Same name, another settlement, which is the head settlement of the district of the alcaldia mayor of Villalta in Nueva Espana. It is of a mild temperature, contains 90 families of Indians, and is three leagues and a half to the s. of its capital.

CHITAGA, Punta de, a bridge in the province and government of Merida, to the s. of the city of Pamplona, and upon the river of this name.

CHITANOS, a barbarous nation of Indians; bounded by that of the Chiscas, but distinct from it, in the Nuevo Reyno de Granada. They inhabit the woods to the n. e. of the mountains of Bogota and the shores of the rivers Ele, Cuiloto, and Arauca ; are an intractable and. cruel people, and dreaded by all their neighbours. In 1535, having joined company with the Jiraras, they took and destroyed the city of Las Palmas.

CHITARAQUE, a settlement of the corregimienlo and jurisdiction of Velez in the Nuevo Reyno de Granada, it is of an hot but healtliy temperature, produces yucas, maize, plantains, cotton, and great quantities of sugar, from which are made fine and much esteemed conserves.

CHITAREROS, a barbarous and brutal nation of Indians of the Nuevo Reyno de Granada, who inhabit the mountains in the vicinity of Pamplona ; they are mixed with some families of the Laches. This nation is extremely numerous, and pass a wandering life without any fixed abode ; they go entirely naked, and are much given to sensual gratifications ; some of them have embraced 2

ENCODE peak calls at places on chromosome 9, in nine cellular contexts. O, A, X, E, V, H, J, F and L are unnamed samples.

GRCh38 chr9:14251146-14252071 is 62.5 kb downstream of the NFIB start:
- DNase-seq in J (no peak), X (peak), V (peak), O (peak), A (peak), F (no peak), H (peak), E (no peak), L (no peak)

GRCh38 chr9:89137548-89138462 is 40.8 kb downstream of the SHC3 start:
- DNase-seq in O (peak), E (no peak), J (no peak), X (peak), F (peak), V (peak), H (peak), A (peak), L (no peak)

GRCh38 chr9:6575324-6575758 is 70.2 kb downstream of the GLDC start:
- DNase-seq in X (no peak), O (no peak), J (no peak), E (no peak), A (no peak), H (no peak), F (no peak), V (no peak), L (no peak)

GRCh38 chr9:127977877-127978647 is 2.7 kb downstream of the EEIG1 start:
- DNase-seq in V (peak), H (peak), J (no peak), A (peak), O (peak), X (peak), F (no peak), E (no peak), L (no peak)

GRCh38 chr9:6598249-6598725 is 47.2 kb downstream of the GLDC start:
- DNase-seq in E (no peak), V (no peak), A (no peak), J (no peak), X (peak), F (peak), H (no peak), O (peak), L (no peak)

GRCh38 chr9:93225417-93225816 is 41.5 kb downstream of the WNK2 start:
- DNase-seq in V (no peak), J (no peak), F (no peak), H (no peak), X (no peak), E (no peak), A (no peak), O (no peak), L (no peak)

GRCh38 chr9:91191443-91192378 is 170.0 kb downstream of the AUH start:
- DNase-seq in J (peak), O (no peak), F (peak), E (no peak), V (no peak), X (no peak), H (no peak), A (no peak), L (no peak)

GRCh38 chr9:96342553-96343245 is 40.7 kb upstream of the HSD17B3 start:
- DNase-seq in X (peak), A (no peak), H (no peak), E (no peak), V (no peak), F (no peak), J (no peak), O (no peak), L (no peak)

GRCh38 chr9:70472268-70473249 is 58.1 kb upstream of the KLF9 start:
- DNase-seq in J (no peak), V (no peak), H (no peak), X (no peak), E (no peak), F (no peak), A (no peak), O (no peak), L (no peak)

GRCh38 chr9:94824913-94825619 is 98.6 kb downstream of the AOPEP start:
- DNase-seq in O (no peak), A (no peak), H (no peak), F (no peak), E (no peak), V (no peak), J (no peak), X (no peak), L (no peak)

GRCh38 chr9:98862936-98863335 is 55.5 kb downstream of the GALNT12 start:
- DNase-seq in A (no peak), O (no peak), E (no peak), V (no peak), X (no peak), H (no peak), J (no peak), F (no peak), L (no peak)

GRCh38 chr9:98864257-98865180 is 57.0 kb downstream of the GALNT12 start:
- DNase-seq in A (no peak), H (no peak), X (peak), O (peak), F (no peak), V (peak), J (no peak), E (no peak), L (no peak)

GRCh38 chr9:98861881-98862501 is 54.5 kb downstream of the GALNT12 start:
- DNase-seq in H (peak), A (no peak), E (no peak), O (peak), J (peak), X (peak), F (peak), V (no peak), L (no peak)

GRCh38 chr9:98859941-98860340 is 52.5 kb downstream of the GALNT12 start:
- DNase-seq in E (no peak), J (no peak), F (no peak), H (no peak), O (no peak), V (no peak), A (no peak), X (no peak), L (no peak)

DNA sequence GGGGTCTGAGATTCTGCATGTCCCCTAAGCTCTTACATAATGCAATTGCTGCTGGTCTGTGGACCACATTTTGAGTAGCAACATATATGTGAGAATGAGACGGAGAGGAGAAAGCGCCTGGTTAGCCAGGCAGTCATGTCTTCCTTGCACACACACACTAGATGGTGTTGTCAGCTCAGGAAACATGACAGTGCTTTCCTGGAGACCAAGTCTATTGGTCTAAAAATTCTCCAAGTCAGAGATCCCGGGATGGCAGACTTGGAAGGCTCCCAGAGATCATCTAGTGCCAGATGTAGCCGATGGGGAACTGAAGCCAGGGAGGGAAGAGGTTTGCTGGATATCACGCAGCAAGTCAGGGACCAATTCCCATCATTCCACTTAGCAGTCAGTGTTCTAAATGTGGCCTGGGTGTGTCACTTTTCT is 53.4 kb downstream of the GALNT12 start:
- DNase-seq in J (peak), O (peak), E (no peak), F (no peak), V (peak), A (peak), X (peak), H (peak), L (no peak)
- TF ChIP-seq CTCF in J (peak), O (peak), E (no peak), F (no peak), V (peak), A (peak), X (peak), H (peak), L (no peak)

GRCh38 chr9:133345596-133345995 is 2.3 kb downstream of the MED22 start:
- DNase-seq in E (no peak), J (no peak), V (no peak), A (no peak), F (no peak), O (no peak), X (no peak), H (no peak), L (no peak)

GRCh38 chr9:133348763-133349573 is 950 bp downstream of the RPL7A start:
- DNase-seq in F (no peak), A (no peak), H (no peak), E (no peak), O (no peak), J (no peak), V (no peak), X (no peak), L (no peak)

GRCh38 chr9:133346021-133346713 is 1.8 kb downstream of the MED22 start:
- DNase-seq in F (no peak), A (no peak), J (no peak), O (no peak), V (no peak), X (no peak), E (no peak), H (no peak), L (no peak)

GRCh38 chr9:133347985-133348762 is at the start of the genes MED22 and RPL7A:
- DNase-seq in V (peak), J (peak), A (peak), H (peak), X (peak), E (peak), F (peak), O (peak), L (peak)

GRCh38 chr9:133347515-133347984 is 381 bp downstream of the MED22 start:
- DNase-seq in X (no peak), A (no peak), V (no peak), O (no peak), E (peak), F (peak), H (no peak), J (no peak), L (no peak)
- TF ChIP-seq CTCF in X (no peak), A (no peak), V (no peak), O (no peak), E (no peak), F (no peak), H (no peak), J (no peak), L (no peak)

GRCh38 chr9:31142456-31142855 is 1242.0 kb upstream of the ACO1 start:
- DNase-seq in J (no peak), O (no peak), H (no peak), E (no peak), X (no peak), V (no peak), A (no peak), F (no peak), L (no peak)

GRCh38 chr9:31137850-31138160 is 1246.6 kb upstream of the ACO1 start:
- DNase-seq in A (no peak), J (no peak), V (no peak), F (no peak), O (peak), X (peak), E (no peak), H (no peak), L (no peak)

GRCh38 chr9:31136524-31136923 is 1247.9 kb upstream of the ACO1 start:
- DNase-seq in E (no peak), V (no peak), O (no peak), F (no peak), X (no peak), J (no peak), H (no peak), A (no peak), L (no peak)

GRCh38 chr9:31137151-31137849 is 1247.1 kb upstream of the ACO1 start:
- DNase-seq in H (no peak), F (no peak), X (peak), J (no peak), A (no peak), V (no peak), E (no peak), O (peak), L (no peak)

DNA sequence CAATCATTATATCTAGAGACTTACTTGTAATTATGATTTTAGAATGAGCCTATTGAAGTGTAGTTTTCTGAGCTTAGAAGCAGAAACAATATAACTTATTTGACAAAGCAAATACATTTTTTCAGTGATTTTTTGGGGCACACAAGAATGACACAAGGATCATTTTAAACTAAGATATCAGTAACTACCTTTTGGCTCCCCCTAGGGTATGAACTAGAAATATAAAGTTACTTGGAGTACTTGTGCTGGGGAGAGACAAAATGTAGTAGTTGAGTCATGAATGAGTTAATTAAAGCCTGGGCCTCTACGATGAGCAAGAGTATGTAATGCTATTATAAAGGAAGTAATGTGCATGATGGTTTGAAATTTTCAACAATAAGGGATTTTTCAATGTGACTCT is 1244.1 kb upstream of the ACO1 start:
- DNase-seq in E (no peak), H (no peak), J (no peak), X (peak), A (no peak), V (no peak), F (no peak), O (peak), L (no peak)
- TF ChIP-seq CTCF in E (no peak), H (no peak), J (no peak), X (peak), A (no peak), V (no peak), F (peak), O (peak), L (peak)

Last edit about 3 years ago by LLILAS Benson
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Oaxaca. It contains only 20 families of Indians, wbo live by the cultivation of the cochineal plant and seeds.

COZCATLAN, a settlement and head settlement of the alcaldia mayor of Tasco in Nueva Espana. It contains 200 families of Indians, and is five leagues c. of its capital.

COZEL, a settlement of the jurisdiction and aknld'ia mayor of Culiacan in Nueva Espaila.

COZINAS, a bay of the coast of the province and government of Yucatán.

COZINERA, a shoal of rocks on the coast of the S. sea, of the province and government of Tierra Firme, very near the point of Paytilla, in the bay of Panama.

COZOCOZONQUE, a settlement of the head settlement of Puxmecatan, and alcaldia mayor of ViUalta, in Nueva Espana. It is of a hot temperature, contains 85 families of Indians, and is 29 leagues to the e. of its capital.

COZTLA, San Miguel de, a settlement of the head settlement of Coronango, and alcaldia mayor of Cholula, in Nueva Espana. It contains 48 families of Indians, and is two leagues to the n. of the capital.

COZUMEL, an island of the N. sea, opposite the e. coast of Yucatan, to the province and government of which it belongs. It is 10 leagues long n. w.f s. w. and from four to five wide. It is fertile, and abounds in fruit and cattle, and is covered with shady trees. The Indians call it Cuzamel, which in their language signifies the island of swallows. Here was the most renowned sanctuary of any belonging to the Indians in this province, and a noted pilgrimage, and the remains of some causeways over which the pilgrims used to pass. It was discovered by the Captain Juan de Grijalba in 1518, and the Spaniards gave it the name of Santa Cruz, from a cross that was deposited in it by Hernan Cortes, when he demolished the idols, and when at the same time the first mass ever said in this kingdom of Nueva Espana, was celebrated by the Fray Bartolome de Olrnedo, of the order of La Merced, At present it is inhabited by Indians only. It is three leagues distant from the coast of Tierra Firme.